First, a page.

Research Poster Tips

These tips are provided by the Center for Research Development and Scholarship (CRDS) and the FNIC Informatics Graphics Department. Should you need assistance with development of a research poster please contact for a team member who can assist.

Research Poster Best Practices


  • You must be able to state your main point(s) succinctly
  • All visuals and text should relate to those points
  • Abstract can serve as an outline for your poster, i.e., an illustrated abstract
  • Determine specific size requirements; how things will be organized/displayed: on easels, on corkboard with pushpins, tri-fold board displayed on table, etc.


  • Place key sections - objectives, results, etc.
  • Balance the placement of text and graphics
  • Use white space creatively to define flow of information
  • Don't fight "reader gravity" that pulls eye from top to bottom, left to right (Wheildon 1995).


  • Graphs communicate relationships quickly
  • Graphs should be simple and clean
  • Stick to simple 2-D line graphs, bar charts, and pie charts
  • Follow text guidelines for graphs
  • Use photos that help deliver your message. If a photo doesn’t deliver a message don’t use it
  • Use graphics minimally to attract attention


  • Minimize text - use easy to interpret visual graphics instead
  • Keep text elements to 50 words or less.
  • Use phrases (rather than full sentences)
  • Use advanced organization
  • Don't make fonts too large or too small. A general guideline for large research posters (4' x 8'):
     — Headline font size: 80-150 pts
     — Sub-Headline font size: 56-72 pts
     — Body font size: 32-36 pts


  • Use a light color background - dark letters for contrast
  • Avoid dark backgrounds with light letters in a large area
  • Stick to a theme of 2-3 colors


 NOTE: Microsoft Publisher is NOT recommended if you plan to have your poster created/printed with the VUSN Frist Informatics Graphics Department.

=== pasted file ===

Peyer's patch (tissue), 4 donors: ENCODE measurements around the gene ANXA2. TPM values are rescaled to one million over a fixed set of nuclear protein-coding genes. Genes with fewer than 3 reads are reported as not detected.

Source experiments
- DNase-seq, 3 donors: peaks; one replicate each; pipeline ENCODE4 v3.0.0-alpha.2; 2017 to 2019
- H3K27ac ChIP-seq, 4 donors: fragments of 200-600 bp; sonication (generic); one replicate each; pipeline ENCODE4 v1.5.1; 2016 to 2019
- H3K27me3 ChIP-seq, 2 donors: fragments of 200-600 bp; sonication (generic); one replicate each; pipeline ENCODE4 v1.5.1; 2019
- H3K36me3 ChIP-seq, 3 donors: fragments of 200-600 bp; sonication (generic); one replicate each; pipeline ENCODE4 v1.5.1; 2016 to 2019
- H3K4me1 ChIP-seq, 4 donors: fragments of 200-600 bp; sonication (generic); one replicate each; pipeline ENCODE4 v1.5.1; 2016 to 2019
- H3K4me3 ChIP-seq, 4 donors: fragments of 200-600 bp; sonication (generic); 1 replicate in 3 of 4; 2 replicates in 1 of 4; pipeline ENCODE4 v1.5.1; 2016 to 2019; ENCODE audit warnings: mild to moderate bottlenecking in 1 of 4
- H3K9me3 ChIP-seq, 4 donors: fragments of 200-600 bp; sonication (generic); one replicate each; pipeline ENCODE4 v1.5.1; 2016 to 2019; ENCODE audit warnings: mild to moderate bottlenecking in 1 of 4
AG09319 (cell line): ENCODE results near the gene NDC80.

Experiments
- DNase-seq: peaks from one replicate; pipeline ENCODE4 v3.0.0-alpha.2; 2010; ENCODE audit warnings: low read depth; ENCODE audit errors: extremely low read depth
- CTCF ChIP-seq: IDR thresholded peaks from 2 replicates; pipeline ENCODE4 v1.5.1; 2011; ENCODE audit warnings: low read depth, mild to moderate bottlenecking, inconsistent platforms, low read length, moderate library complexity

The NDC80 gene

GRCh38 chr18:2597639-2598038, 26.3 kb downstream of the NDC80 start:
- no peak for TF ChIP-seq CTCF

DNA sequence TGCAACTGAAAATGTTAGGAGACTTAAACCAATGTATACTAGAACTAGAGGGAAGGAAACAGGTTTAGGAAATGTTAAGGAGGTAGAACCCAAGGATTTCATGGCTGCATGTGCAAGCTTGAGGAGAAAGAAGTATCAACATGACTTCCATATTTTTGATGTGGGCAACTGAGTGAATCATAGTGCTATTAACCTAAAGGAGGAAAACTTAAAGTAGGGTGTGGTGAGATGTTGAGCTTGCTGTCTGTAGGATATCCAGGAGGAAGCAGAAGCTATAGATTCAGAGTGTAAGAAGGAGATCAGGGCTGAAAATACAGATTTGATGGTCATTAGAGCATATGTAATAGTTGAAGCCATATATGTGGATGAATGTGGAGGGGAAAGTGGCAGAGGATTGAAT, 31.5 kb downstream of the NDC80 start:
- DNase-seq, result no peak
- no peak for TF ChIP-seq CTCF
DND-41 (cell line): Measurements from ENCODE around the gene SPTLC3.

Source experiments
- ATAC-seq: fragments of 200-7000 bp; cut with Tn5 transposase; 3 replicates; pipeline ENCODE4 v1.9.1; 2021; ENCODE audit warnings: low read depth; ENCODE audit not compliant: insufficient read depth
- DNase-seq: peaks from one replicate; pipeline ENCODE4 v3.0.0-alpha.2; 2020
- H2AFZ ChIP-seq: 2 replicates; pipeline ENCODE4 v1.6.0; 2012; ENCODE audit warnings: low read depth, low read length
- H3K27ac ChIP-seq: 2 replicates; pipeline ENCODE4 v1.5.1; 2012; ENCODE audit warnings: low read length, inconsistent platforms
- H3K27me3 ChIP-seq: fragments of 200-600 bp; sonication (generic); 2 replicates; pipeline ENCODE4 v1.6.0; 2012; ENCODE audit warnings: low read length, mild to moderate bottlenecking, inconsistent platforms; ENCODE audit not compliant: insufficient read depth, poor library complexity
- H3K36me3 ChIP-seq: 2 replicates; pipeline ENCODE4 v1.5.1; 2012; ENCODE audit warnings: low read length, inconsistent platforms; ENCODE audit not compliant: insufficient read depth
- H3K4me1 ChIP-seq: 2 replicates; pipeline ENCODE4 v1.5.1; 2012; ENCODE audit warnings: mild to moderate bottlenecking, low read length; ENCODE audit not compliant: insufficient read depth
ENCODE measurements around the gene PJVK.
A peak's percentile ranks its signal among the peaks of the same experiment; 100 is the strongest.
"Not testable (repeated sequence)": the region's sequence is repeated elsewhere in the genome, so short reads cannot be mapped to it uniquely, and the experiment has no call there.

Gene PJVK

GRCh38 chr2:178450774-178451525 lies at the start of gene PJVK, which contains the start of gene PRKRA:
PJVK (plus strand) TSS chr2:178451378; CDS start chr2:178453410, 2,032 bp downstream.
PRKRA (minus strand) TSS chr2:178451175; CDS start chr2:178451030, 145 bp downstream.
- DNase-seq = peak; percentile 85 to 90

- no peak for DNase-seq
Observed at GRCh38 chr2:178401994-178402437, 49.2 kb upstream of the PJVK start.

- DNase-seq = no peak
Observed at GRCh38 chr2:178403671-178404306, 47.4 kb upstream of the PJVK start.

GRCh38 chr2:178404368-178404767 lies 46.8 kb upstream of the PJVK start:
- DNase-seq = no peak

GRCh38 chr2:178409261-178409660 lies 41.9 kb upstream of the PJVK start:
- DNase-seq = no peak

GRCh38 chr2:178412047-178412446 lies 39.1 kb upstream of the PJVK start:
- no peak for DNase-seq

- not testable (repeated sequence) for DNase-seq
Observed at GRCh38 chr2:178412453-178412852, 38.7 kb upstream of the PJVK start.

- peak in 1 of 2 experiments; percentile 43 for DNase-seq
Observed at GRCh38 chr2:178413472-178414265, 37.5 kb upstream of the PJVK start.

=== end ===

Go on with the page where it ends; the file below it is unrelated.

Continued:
• Edit to reduce text
  • If it is not relevant to your message, remove it. Remember: If in doubt, leave it out
  • Ask colleagues for comment on drafts — invite them to critique
  • Evaluate your work:
     — Are your objective and main message obvious?
  • Leave time for friendly review and editing


  • Determine if handouts are allowed: prepare per conference guidelines
  • Plan where you will place contact cards/business cards for people who wish to talk with you at a later time


  • Bring sturdy, clear push pins. These are often not provided. Miscellaneous colored pins detract from the professional quality of your poster
  • Check current airline rules regarding the handling of your poster as luggage, or check rules regarding conference poster shipment guidelines. Most poster carriers will not meet carry on restrictions
  • If appropriate to the conference, bring additional VUSN program materials. As you stand near your poster, you may be asked for these
  • Wear comfortable shoes
  • Look upon the experience as one of the most pleasant, low pressure ways to present your work and meet colleagues who may further your work


An effective poster is:

  1. Focused on a single message
  2. Use of easy to interpret visual graphics will help tell the story and uses less text
  3. Keep the sequence well-ordered and obvious


Poster Templates and Graphic Design Resources


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